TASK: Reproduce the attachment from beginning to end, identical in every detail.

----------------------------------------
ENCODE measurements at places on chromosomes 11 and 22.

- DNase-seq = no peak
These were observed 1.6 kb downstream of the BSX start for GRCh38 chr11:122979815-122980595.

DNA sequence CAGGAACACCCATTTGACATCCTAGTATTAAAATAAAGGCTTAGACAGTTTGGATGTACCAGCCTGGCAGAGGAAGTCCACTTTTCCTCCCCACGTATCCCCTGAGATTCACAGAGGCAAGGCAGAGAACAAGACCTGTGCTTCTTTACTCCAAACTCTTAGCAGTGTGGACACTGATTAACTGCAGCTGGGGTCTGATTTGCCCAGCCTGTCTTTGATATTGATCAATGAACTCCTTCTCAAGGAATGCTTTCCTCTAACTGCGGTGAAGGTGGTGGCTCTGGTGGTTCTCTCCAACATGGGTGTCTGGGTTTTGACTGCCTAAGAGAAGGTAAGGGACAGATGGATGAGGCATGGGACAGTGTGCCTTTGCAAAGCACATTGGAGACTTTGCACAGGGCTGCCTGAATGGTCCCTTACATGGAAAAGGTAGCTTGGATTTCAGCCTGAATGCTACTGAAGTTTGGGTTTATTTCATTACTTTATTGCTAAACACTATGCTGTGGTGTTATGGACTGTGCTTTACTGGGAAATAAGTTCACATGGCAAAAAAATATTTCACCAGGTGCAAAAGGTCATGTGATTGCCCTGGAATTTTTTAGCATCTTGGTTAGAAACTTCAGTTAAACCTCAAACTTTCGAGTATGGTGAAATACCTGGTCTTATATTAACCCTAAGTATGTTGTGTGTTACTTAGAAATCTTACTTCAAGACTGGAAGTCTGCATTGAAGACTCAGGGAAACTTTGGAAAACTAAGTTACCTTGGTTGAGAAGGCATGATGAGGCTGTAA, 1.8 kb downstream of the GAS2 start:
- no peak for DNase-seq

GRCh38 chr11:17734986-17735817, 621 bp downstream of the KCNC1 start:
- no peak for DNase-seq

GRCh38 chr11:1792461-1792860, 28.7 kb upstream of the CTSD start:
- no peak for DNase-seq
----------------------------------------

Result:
ENCODE measurements at places on chromosomes 11 and 22.

- DNase-seq = no peak
These were observed 1.6 kb downstream of the BSX start for GRCh38 chr11:122979815-122980595.

DNA sequence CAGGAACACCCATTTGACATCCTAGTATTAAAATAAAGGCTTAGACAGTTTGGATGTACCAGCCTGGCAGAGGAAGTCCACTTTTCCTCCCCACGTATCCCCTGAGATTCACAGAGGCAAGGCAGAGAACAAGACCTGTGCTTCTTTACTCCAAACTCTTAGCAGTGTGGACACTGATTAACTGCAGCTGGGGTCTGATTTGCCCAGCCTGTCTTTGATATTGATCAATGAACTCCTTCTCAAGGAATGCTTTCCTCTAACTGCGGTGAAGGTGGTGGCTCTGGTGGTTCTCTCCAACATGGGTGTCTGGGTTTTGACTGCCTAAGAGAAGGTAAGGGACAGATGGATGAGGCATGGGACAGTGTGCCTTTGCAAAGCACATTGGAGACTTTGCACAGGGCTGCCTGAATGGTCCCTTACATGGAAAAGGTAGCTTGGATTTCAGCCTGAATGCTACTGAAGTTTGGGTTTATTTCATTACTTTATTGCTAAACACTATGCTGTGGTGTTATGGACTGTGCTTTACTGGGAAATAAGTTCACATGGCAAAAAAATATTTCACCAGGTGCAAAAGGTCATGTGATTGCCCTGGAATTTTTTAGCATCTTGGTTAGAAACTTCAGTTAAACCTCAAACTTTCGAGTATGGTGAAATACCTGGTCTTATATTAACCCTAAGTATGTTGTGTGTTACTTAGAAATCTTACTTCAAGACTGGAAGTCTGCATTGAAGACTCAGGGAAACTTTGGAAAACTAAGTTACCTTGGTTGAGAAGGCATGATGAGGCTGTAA, 1.8 kb downstream of the GAS2 start:
- no peak for DNase-seq

GRCh38 chr11:17734986-17735817, 621 bp downstream of the KCNC1 start:
- no peak for DNase-seq

GRCh38 chr11:1792461-1792860, 28.7 kb upstream of the CTSD start:
- no peak for DNase-seq